For those times when '20050415115959' just takes up too much space. Useful for making your numbers shorter (like timestamps in URLs).
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NOTATION10 = '0123456789' NOTATION70 = "!'()*-0123456789ABCDEFGHIJKLMNOPQRSTUVWXYZ_abcdefghijklmnopqrstuvwxyz~" class BaseConvert: def __init__(self): self.notation = NOTATION10 def _convert(self, n=1, b=10): ''' Private function for doing conversions; returns a list ''' if True not in [ isinstance(n, x) for x in [long, int, float] ]: raise TypeError, 'parameters must be numbers' converted =  quotient, remainder = divmod(n, b) converted.append(remainder) if quotient != 0: converted.extend(self._convert(quotient, b)) return converted def convert(self, n, b): ''' General conversion function ''' nums = self._convert(n, b) nums.reverse() return self.getNotation(nums) def getNotation(self, list_of_remainders): ''' Get the notational representation of the converted number ''' return ''.join([ self.notation[x] for x in list_of_remainders ]) class Base70(BaseConvert): ''' >>> base = Base70() >>> base.convert(10) '4' >>> base.convert(510) '1E' >>> base.convert(1000) '8E' >>> base.convert(10000000) 'N4o4' ''' def __init__(self): self.notation = NOTATION70 def convert(self, n): "Convert base 10 to base 70" return BaseConvert.convert(self, n, 70) def _test(): import doctest, base return doctest.testmod(base) if __name__ == '__main__': _test()
I have worked on several projects where number strings needed to be "compressed" without losing data. Two of them were separate Zope projects where the auto-generated unique IDs (datetime stamps with random numbers tacked on) used up too much URL space in the browser address bar.
As a result, we modified the unique ID generators to incorporate classes based on the above. The Base70 class was actually written for a Nevow project; some of the characters in NOTATION70 are not Zope-friendly; we thus came up with a base 65 notation that was Zope-friendly. In addition, we also had one that didn't go in URLS and was base 90. Very short number strings ;-)
Update: Fixed typo as pointed out by Anand Pillai in the comments.
You really want vowels in there? The problem with including vowels is that then your output can include natural-language words, and certain words can be offensive to certain people.
Murphy's Law: when "fuk-u" shows up in one of your URLs, the wrong person is going to notice it.
why not a two way process? The thing I notice is that you're only converting in one direction. Something like the code would be more useful if you ever want to use the base 70 number as a number. (for bases less than 37, int(n, base) is the simpler way to back-convert).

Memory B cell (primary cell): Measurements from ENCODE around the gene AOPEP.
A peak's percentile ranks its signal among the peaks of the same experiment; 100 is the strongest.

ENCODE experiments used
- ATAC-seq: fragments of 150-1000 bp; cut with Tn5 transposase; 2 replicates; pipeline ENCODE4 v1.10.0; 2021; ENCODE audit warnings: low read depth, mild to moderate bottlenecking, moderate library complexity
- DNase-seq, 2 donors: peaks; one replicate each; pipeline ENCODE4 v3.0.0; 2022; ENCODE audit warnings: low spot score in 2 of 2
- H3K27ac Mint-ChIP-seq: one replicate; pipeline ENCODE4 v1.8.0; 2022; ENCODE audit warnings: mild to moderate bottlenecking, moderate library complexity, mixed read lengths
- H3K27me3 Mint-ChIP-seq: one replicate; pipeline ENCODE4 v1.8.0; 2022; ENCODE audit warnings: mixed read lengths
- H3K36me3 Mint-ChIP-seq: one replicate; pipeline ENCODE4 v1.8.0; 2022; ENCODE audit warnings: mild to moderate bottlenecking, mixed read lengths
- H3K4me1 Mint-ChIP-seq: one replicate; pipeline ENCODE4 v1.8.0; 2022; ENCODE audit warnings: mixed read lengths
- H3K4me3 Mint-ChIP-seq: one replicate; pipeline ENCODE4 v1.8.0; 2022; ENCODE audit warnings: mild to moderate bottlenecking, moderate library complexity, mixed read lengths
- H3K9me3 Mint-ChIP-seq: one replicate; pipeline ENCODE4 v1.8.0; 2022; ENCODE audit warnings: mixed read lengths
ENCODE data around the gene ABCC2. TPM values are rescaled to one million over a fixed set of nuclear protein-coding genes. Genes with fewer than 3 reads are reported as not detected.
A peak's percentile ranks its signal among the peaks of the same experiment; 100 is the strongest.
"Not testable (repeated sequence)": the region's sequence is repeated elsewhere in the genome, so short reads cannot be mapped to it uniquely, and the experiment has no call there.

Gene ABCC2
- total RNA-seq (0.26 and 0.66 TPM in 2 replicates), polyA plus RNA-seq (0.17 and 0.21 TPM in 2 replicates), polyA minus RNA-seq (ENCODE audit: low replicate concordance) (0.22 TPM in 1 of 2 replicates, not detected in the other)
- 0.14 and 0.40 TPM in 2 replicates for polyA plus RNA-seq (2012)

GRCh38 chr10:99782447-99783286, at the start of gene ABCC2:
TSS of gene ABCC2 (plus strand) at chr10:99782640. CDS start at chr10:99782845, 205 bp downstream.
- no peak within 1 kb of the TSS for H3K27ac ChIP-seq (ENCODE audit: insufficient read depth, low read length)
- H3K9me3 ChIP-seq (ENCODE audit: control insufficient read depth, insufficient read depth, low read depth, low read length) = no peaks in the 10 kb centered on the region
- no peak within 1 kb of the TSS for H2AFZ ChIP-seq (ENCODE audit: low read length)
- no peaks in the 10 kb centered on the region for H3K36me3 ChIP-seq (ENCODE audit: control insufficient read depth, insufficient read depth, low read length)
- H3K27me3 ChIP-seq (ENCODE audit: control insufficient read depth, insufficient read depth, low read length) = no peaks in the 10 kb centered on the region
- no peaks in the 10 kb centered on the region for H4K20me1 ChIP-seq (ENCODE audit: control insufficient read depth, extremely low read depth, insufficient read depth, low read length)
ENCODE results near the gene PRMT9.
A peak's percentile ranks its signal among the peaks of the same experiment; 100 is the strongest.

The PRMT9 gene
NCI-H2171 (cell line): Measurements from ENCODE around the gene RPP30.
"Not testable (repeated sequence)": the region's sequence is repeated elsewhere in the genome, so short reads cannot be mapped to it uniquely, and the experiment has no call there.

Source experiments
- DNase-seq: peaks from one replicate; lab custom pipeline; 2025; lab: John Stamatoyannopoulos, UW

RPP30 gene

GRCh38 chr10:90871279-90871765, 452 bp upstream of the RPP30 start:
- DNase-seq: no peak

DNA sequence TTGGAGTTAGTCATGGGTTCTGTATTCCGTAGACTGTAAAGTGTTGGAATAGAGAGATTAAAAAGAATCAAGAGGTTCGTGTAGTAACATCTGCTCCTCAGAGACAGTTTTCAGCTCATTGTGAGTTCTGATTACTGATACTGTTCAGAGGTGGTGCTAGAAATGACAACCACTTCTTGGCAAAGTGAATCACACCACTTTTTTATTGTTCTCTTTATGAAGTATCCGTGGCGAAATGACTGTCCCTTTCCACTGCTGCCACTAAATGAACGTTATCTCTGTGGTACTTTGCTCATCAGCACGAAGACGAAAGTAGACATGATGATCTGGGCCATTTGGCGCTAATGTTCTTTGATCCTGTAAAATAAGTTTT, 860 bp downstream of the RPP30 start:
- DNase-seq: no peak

Spelling error. I think you mean "raise TypeError, 'parameters must be numbers' " not "raise TypeError, 'parameters bust be numbers'"
struct and base64. You can accomplish something similar with the standard struct module and base64. Not quite as compact, and the numbers are padded, but it's fairly straight-forward. I have it at: http://svn.colorstudy.com/home/ianb/recipes/base64unpack.py ; but here's the raw code:
packing and base64. I really like Ian's suggestion above. Very simple and elegant solution. We emailed briefly about this after I had done some testing. First, I made a minor change to his code above to allow for doubles (and thus much longer number sequences):
But after I made that change, I ran into some other issues. Given, these will most likely be edge cases, but interesting to note and be aware of nonetheless:
Precision is good here:
But increasing the power by one at this point results in a loss of precision:
Here are a few examples of how this changes with numbers of increasing size (the numbers are test timestamps + "random" numbers):
I asked Ian about this, and he briefly touched on C and struct internals which I won't get into ;-) Something to keep in mind, though.
Only part-way two-way... I really like your convert logic. Much cleaner. I'll update the recipe with it at some point. However, your two-way doesn't do a full two-way:
Using the order of your INT_TO_DIGIT list, 100 base70 would be the string '1U'; you conversion doesn't let you go from '1U' and reobtain 100. When I get some time, I'll look into that, just for kicks (I've never needed that functionality).
Some notes about INT_TO_DIGIT: 1) strings are already indexed iterables, so you don't need a list comprehension for it; and 2) it might be a good idea to list the strings in the notation in python sorting order, that way if someone sorted out a bunch of base70 strings, they would actually list in numerical order. Here they are in python sort order:
Recursion is limiting. I'm hitting recursion limits. I suggest replacing:
Any reason not to use the more general function linked to below? http://aspn.activestate.com/ASPN/Cookbook/Python/Recipe/111286
Tested various numbers with both and they give the same result. Anyone find a problem with the other one?